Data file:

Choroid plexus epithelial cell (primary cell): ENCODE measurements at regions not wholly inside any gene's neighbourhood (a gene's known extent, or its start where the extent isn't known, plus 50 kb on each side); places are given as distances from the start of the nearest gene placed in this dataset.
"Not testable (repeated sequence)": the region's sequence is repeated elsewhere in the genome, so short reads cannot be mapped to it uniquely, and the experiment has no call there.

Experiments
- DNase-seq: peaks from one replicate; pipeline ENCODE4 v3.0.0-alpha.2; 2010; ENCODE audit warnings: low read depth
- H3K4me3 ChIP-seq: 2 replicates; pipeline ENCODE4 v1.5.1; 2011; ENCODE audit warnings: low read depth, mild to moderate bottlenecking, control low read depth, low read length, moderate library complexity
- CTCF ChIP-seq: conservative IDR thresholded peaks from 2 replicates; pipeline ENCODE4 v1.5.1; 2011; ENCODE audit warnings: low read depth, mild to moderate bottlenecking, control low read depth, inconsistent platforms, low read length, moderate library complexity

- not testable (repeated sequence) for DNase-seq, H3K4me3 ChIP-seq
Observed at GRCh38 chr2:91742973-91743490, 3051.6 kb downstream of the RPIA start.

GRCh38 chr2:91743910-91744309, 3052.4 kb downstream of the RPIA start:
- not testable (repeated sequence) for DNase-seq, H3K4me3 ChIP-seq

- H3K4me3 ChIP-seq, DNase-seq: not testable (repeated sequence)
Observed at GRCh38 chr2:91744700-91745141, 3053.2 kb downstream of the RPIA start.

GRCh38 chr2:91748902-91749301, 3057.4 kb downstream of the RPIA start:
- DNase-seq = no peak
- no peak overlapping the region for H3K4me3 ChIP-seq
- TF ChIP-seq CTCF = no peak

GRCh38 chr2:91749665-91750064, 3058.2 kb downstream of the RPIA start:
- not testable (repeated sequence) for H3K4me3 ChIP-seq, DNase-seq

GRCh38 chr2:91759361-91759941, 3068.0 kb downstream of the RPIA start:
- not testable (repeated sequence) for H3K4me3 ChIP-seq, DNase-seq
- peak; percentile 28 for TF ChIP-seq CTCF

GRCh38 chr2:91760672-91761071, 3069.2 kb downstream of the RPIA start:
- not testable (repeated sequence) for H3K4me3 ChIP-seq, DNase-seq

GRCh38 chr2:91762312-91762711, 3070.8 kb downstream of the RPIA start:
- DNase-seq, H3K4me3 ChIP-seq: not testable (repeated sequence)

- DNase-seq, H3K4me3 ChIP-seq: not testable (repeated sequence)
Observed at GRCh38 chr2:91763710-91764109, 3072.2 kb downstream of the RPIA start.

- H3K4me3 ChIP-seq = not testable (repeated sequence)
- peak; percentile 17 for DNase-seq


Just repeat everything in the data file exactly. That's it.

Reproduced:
Choroid plexus epithelial cell (primary cell): ENCODE measurements at regions not wholly inside any gene's neighbourhood (a gene's known extent, or its start where the extent isn't known, plus 50 kb on each side); places are given as distances from the start of the nearest gene placed in this dataset.
"Not testable (repeated sequence)": the region's sequence is repeated elsewhere in the genome, so short reads cannot be mapped to it uniquely, and the experiment has no call there.

Experiments
- DNase-seq: peaks from one replicate; pipeline ENCODE4 v3.0.0-alpha.2; 2010; ENCODE audit warnings: low read depth
- H3K4me3 ChIP-seq: 2 replicates; pipeline ENCODE4 v1.5.1; 2011; ENCODE audit warnings: low read depth, mild to moderate bottlenecking, control low read depth, low read length, moderate library complexity
- CTCF ChIP-seq: conservative IDR thresholded peaks from 2 replicates; pipeline ENCODE4 v1.5.1; 2011; ENCODE audit warnings: low read depth, mild to moderate bottlenecking, control low read depth, inconsistent platforms, low read length, moderate library complexity

- not testable (repeated sequence) for DNase-seq, H3K4me3 ChIP-seq
Observed at GRCh38 chr2:91742973-91743490, 3051.6 kb downstream of the RPIA start.

GRCh38 chr2:91743910-91744309, 3052.4 kb downstream of the RPIA start:
- not testable (repeated sequence) for DNase-seq, H3K4me3 ChIP-seq

- H3K4me3 ChIP-seq, DNase-seq: not testable (repeated sequence)
Observed at GRCh38 chr2:91744700-91745141, 3053.2 kb downstream of the RPIA start.

GRCh38 chr2:91748902-91749301, 3057.4 kb downstream of the RPIA start:
- DNase-seq = no peak
- no peak overlapping the region for H3K4me3 ChIP-seq
- TF ChIP-seq CTCF = no peak

GRCh38 chr2:91749665-91750064, 3058.2 kb downstream of the RPIA start:
- not testable (repeated sequence) for H3K4me3 ChIP-seq, DNase-seq

GRCh38 chr2:91759361-91759941, 3068.0 kb downstream of the RPIA start:
- not testable (repeated sequence) for H3K4me3 ChIP-seq, DNase-seq
- peak; percentile 28 for TF ChIP-seq CTCF

GRCh38 chr2:91760672-91761071, 3069.2 kb downstream of the RPIA start:
- not testable (repeated sequence) for H3K4me3 ChIP-seq, DNase-seq

GRCh38 chr2:91762312-91762711, 3070.8 kb downstream of the RPIA start:
- DNase-seq, H3K4me3 ChIP-seq: not testable (repeated sequence)

- DNase-seq, H3K4me3 ChIP-seq: not testable (repeated sequence)
Observed at GRCh38 chr2:91763710-91764109, 3072.2 kb downstream of the RPIA start.

- H3K4me3 ChIP-seq = not testable (repeated sequence)
- peak; percentile 17 for DNase-seq